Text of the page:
Four days have passed since the horror in Newtown, CT, and my emotions feel as raw as they did the moment I learned of the tragedy. Twenty-six innocent people gunned down – 20 of them little children with their whole lives ahead of them. Try as I might to wrap my mind around it, the finality of it, I simply can’t. And so, to paraphrase President Obama, I write this not as a Ph.D. psychologist nor as meQuilibrium’s Chief Science Officer, but as a parent.
You see, I’m the father of a beautiful, 6-year-old girl. And as I see the photos of the victims, like Charlotte Bacon or Olivia Engel, I see my little girl, Vivien, in the curves of their faces and their cascading locks. Like Olivia, my Vivien’s favorite colors are pink and purple. Like Charlotte, my little girl likes school and dresses too.
I’m known as a leading expert on resilience – the resilience guy. So friends, neighbors, colleagues, and reporters have asked me how we cope at a time like this. My short answer is, we don’t. Not really. Not at first. First we grieve and at once we feel anger at the gunmen, empathy for the unbearable pain the parents of the victims must feel, relief that it wasn’t our child, and guilt for feeling relieved. Then, perhaps, we begin to take small steps to recovery.
The first step my wife and I took was to sit down with Vivien on Monday morning before we took her to school and tell her about the events that we’d shielded her from until then. She had questions – ‘why did the man do this?’, ‘what happened to the children and to him?’ – and we answered them as honestly as we could.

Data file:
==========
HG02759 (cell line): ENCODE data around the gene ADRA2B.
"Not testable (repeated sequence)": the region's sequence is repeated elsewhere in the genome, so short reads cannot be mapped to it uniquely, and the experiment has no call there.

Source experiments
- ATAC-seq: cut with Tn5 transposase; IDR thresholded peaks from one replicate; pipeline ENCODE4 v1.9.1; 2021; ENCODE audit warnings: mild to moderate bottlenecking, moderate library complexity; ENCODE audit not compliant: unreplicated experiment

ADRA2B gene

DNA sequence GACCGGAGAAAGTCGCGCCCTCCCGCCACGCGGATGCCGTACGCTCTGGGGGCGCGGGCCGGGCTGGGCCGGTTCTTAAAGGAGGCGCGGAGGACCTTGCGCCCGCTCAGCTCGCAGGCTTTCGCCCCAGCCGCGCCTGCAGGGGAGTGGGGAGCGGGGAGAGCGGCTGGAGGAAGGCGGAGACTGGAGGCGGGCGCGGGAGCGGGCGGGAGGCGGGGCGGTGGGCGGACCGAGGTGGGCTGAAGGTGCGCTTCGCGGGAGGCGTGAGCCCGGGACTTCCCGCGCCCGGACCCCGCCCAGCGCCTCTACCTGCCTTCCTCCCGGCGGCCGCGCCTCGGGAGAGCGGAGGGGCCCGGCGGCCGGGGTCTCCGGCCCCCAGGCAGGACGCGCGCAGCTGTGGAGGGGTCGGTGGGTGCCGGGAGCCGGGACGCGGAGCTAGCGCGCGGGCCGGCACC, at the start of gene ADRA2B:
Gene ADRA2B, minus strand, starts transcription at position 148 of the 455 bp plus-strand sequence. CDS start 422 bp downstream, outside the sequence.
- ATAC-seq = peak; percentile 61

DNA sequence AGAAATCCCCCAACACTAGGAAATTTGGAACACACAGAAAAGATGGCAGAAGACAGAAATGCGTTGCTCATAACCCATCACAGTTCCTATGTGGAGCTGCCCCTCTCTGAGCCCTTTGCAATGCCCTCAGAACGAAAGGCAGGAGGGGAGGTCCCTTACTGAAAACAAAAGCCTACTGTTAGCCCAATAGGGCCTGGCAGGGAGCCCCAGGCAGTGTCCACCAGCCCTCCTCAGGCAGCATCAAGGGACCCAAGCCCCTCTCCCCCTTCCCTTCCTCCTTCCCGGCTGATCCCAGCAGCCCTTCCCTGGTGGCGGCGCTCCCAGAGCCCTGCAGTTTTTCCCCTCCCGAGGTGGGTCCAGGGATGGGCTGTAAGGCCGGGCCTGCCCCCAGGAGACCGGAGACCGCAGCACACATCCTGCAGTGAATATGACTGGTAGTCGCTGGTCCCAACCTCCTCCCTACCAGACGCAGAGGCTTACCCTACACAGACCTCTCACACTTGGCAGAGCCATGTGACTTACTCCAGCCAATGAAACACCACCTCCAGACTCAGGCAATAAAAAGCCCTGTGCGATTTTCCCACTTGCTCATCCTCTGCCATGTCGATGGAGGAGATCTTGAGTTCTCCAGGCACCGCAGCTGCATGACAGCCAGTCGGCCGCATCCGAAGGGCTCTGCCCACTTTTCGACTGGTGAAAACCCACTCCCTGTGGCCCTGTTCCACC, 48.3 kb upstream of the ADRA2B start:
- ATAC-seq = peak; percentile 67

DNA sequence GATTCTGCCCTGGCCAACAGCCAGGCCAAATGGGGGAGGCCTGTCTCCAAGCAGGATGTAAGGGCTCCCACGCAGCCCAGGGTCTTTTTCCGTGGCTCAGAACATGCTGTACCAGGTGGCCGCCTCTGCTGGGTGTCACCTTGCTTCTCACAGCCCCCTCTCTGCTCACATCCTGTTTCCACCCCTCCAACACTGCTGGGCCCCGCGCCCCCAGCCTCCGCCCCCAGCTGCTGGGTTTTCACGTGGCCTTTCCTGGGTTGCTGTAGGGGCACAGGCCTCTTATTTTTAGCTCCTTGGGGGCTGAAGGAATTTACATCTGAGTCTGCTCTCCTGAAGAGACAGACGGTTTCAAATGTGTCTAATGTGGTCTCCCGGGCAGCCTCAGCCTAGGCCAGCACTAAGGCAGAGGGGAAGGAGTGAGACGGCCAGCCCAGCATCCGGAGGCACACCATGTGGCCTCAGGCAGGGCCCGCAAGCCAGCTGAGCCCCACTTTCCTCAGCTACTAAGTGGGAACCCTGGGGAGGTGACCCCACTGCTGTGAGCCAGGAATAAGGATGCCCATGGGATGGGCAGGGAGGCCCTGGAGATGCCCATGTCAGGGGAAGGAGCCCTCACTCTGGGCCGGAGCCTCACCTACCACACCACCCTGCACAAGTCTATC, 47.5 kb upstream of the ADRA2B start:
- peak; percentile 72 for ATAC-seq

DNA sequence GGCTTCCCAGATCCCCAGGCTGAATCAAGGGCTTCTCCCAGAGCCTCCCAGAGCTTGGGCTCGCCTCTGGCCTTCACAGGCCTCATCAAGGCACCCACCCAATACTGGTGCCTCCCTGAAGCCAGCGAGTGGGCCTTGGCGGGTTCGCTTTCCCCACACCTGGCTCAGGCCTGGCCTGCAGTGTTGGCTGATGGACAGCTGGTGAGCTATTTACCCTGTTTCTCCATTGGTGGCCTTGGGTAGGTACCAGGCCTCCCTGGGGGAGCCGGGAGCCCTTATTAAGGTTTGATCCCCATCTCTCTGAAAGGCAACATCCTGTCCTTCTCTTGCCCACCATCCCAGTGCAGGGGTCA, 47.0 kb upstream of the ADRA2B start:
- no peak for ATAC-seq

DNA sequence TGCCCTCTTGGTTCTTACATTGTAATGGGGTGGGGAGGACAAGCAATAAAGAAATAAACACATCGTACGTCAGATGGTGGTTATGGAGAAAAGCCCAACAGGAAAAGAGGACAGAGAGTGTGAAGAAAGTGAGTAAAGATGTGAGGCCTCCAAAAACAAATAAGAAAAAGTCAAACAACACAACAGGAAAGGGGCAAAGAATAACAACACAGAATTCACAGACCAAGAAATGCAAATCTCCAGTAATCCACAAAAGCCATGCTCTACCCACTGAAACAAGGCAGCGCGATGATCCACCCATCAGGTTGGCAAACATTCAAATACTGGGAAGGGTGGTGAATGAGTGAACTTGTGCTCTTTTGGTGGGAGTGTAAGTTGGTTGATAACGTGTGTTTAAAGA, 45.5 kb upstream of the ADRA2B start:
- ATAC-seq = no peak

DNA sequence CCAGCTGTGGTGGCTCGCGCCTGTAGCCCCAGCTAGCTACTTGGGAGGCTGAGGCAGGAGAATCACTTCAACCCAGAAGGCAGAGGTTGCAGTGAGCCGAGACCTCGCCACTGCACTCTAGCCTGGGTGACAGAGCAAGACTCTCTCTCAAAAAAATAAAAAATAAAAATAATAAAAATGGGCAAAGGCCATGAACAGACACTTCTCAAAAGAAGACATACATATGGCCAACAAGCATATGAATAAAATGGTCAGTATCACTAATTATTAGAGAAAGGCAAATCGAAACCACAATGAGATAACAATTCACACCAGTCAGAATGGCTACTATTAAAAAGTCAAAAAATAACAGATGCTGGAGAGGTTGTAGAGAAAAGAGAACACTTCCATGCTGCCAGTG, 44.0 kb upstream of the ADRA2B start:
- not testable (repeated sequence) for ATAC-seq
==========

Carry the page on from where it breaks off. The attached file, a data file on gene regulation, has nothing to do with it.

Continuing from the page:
Each of us holds basic beliefs that we and our loved ones are safe. It’s these unconscious beliefs that enable us to put our kids on the school bus or drop them off at school every morning without spiraling into existential angst. At times like these, as with the events of 9-11, these basic beliefs are shattered. It takes time for them to be rebuilt. But we can help the process along.
We assured our Vivien that she was safe at school – and then took steps to ensure that was true. We sat down with her school’s director and asked how we could be of assistance. We helped the director craft an email to go out to all parents, I offered my services as a counselor and, at her suggestion, we joined a committee to assess the school’s security system.
Then my wife and I took another lead from the President. We sent our thoughts and prayers to the grieving and we hugged our children especially tight.